When I was a child, we visited Washington DC almost every spring, so as to see the wondrous sight of the cherry trees in full bloom around the Tidal Basin. We thought there were a lot of cherry trees in DC. (Well, there are.) But compared to the number of cherry trees in Japan, and the impact of their blooming on the populace, we had nothing to boast about. Cherry blossoms are serious business throughout the country. If you happen to be in a modern building which streams video into your elevators, providing stock quotes and weather forecasts, you are also going to see a prediction about how the blossoms are doing. A chill in the air as the buds swell is cause for consternation. But eventually the forecasters announce that the trees are 80% or more in bloom, and suddenly what seems to be the entire population goes a tiny bit bonkers. Hanami, the art of viewing cherry blossoms, can take place anywhere there are cherry trees, but in fact people tend to flock to some of the larger parks. Recommended carry-ins include a tarpaulin or blanket on which to sit, something to eat, and (especially) something alcoholic to drink.

Directions: In parks throughout Tokyo. Special good vantage points are Yoyogi, around the Ark Mori Building, Meguro River, and Shinjuku Gyoen. Only the last charges an admission fee.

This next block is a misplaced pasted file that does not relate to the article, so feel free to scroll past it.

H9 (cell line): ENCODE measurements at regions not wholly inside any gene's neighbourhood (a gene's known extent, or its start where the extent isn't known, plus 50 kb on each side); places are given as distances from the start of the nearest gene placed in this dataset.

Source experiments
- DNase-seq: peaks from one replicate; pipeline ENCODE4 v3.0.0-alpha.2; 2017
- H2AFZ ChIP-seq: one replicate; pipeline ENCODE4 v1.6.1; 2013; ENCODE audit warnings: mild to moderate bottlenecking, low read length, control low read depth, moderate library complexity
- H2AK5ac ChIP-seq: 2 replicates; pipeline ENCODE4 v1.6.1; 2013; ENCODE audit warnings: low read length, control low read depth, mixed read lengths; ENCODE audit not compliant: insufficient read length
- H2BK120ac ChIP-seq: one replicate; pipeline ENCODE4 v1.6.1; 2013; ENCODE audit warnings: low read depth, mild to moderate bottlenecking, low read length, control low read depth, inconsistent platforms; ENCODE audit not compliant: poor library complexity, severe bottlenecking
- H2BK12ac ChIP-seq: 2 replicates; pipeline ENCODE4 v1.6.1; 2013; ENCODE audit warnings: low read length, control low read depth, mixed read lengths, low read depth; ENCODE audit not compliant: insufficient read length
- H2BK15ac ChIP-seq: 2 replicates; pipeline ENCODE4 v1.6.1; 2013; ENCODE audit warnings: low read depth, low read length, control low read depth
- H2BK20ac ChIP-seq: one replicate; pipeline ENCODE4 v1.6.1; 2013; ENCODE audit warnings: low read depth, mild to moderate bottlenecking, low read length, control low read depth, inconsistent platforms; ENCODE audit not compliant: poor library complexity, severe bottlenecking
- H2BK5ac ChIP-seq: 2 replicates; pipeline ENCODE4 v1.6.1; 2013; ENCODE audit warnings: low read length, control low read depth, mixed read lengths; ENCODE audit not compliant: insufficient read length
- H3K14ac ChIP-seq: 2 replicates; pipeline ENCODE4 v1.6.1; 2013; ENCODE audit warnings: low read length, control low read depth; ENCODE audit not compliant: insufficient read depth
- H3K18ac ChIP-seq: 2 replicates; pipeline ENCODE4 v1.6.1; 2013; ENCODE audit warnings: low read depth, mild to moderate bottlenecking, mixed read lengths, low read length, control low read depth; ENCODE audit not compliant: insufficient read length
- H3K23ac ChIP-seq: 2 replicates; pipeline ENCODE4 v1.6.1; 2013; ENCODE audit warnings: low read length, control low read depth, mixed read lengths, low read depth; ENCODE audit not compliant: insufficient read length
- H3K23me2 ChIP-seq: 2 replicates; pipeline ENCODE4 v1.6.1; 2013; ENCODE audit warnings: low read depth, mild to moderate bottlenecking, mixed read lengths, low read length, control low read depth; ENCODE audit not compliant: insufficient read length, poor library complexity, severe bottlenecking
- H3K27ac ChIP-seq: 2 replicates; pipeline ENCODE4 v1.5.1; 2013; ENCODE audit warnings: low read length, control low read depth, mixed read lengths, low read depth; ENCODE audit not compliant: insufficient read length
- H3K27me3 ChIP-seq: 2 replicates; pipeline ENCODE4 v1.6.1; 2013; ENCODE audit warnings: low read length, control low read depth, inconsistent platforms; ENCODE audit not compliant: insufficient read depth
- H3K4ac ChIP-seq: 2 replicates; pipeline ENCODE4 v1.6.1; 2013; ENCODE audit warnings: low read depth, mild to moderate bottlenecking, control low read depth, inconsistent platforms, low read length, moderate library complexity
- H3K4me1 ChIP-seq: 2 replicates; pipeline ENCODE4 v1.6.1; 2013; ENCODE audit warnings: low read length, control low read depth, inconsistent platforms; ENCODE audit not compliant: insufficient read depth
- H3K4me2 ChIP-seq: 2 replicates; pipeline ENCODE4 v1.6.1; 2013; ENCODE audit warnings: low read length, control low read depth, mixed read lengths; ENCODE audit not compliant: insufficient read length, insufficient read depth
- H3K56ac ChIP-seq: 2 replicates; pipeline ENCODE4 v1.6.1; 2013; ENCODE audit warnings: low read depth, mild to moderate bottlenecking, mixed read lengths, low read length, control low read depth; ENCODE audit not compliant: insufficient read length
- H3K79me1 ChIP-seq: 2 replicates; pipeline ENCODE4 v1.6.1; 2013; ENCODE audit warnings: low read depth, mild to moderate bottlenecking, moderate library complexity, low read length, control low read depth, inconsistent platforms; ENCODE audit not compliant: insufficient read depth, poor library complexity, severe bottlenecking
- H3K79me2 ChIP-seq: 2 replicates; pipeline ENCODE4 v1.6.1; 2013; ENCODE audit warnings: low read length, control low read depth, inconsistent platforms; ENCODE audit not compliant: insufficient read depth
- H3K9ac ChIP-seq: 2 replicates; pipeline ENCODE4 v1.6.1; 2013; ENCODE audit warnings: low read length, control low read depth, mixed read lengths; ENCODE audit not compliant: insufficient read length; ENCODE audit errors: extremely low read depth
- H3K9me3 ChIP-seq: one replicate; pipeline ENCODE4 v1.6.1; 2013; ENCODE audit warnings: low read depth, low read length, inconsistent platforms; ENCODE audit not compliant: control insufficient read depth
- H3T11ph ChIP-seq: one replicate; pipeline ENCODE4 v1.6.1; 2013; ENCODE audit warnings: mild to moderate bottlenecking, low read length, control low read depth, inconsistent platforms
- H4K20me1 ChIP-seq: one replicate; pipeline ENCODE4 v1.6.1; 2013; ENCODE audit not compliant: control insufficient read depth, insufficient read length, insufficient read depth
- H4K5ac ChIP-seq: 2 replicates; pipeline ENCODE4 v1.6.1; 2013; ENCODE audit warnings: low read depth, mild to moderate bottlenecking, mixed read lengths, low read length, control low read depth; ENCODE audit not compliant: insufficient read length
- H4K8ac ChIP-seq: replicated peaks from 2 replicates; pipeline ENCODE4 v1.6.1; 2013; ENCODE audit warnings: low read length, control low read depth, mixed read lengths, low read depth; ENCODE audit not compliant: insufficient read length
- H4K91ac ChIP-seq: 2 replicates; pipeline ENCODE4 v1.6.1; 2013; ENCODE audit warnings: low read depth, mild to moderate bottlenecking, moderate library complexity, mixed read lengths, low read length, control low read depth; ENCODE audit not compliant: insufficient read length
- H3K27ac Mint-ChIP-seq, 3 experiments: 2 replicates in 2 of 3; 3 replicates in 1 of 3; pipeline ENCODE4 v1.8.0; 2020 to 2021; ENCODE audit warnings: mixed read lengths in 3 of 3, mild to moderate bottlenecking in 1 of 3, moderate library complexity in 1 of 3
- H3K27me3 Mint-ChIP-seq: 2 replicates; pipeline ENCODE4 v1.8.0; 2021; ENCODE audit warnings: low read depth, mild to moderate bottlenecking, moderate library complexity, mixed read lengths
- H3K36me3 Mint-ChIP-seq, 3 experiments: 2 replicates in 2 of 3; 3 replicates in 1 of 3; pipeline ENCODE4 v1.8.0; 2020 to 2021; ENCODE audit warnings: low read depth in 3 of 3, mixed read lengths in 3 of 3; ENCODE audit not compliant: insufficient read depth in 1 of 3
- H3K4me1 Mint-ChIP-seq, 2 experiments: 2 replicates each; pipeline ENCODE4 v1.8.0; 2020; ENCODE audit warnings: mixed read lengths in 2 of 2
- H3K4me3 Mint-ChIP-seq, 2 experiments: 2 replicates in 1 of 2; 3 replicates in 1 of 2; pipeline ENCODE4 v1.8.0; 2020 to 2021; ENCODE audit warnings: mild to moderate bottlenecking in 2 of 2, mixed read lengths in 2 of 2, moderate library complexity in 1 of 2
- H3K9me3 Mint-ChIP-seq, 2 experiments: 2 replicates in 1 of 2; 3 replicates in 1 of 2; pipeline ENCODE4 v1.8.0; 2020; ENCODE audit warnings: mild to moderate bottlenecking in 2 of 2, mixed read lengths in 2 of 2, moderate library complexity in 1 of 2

Review Helpfulness: 4.5 out of 5 stars

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  • Updated Oct 10, 2010
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The main portion of the shrine - Tokyo

The main portion of the shrine

For you boaters and naval fans: Togo Shrine

Since we were in Harajuku for Hanami at Yoyogi, we stopped at the Togo Shrine, which is a kind of bookend to the Nogi Shrine. Admiral Togo annihilated the Russian fleet in 1904-1905. Not surprisingly, his shrine is entered by crossing water -- in this case a huge koi pond, shadowed by more of the ubiquitous cherry trees. It was the first place where I'd seen a charm for boating safety!

A bookshop and a small museum are located on the grounds of the shrine.

Address: Harajuku

Directions: The shrine is located near the intersection of Takeshita Street and Meiji Avenue, and is accessible from Harajuku Station.

Review Helpfulness: 4.5 out of 5 stars

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  • Written Oct 10, 2010
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A little girl plays while her sibling is dedicated - Tokyo

A little girl plays while her sibling is dedicated

A place for weddings and dedications Meiji-Jingu Shrine Review